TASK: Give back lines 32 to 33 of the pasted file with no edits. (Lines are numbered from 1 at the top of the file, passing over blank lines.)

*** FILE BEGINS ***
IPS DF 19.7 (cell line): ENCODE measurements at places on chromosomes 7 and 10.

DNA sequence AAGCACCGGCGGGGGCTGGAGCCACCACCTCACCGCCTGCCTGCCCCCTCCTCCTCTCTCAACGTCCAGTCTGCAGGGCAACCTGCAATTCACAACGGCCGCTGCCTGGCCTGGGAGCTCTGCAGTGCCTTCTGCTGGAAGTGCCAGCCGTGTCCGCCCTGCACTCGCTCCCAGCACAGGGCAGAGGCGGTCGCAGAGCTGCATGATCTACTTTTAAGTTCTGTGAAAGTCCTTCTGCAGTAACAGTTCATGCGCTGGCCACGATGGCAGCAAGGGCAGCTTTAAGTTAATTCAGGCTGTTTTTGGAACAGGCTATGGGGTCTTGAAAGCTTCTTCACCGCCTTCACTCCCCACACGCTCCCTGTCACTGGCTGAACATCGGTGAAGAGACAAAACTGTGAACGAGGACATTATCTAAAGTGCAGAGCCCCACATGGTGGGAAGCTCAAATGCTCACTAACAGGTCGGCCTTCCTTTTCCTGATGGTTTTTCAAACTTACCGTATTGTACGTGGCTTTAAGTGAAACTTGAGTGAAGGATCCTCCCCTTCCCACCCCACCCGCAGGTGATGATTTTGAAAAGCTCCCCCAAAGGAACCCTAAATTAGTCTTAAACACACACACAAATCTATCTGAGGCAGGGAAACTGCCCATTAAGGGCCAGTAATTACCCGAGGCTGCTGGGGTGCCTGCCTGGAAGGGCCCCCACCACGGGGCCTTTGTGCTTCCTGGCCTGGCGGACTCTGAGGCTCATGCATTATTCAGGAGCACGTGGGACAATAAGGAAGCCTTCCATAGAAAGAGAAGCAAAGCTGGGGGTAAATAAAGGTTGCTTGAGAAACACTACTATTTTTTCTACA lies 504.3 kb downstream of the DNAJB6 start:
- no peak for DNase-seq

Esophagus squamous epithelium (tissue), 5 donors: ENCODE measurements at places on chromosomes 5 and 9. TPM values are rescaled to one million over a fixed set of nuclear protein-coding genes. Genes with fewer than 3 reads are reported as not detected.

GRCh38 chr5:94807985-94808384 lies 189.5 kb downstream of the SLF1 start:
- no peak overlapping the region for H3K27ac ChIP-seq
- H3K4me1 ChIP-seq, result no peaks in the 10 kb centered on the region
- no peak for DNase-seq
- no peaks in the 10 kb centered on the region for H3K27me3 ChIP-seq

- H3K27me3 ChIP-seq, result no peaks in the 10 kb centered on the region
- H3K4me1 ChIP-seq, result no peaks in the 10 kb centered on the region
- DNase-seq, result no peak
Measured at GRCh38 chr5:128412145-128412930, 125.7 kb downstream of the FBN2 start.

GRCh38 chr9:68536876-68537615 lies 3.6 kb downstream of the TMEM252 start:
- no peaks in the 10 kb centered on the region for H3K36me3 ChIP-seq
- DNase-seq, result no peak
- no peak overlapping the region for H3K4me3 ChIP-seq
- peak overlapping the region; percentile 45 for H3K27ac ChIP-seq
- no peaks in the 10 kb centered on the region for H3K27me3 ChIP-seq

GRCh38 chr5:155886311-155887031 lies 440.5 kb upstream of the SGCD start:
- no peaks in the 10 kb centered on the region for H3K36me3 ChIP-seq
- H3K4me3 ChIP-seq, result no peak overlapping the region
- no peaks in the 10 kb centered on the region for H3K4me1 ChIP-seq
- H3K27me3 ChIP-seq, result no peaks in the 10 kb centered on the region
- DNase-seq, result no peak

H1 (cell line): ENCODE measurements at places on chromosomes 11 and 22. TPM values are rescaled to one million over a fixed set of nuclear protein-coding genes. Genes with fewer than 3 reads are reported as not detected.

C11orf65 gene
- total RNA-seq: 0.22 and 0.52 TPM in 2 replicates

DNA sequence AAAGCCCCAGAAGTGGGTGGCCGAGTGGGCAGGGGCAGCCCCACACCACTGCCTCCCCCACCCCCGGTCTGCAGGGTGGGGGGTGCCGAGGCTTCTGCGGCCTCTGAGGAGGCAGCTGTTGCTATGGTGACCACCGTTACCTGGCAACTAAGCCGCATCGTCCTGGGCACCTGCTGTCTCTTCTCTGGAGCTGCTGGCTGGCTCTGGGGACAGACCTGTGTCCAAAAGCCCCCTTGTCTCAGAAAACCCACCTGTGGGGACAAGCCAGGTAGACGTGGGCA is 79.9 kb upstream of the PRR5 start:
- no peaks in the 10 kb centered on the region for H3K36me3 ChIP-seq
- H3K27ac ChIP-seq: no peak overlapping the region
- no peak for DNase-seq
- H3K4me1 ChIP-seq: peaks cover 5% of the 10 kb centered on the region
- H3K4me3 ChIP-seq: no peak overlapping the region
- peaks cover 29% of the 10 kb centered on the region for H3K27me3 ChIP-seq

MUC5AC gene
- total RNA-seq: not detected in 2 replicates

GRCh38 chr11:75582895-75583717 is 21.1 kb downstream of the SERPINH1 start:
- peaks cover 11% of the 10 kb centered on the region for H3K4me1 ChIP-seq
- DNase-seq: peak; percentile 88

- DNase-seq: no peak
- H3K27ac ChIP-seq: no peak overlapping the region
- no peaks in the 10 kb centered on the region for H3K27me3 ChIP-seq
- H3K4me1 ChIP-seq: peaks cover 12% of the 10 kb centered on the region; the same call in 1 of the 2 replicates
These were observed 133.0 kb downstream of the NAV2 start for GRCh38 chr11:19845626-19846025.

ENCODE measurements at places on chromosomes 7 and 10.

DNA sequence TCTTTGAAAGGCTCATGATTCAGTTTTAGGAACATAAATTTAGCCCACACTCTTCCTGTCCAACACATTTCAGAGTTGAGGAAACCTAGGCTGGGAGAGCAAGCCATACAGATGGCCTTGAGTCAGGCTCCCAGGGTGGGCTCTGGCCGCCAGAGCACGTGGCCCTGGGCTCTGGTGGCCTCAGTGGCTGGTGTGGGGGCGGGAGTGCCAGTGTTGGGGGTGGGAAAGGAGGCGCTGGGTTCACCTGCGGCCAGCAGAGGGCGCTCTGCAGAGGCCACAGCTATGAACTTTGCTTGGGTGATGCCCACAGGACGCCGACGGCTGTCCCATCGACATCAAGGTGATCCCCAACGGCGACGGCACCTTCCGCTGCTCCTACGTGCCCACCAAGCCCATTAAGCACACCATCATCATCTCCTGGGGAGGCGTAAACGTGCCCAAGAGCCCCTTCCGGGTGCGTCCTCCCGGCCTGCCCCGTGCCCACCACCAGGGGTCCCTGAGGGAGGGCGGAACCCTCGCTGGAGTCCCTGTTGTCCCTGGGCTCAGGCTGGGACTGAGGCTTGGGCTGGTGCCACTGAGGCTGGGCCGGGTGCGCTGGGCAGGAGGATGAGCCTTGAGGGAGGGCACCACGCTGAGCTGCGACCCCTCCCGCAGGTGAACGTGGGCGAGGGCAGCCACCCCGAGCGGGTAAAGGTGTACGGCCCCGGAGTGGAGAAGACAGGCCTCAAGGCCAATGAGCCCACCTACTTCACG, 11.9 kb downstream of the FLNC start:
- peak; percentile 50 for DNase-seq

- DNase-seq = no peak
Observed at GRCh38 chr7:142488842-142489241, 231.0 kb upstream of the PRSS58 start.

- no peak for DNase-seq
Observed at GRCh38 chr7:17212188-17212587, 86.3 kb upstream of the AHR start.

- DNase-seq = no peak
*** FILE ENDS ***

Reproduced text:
- no peak for DNase-seq
- H3K4me1 ChIP-seq: peaks cover 5% of the 10 kb centered on the region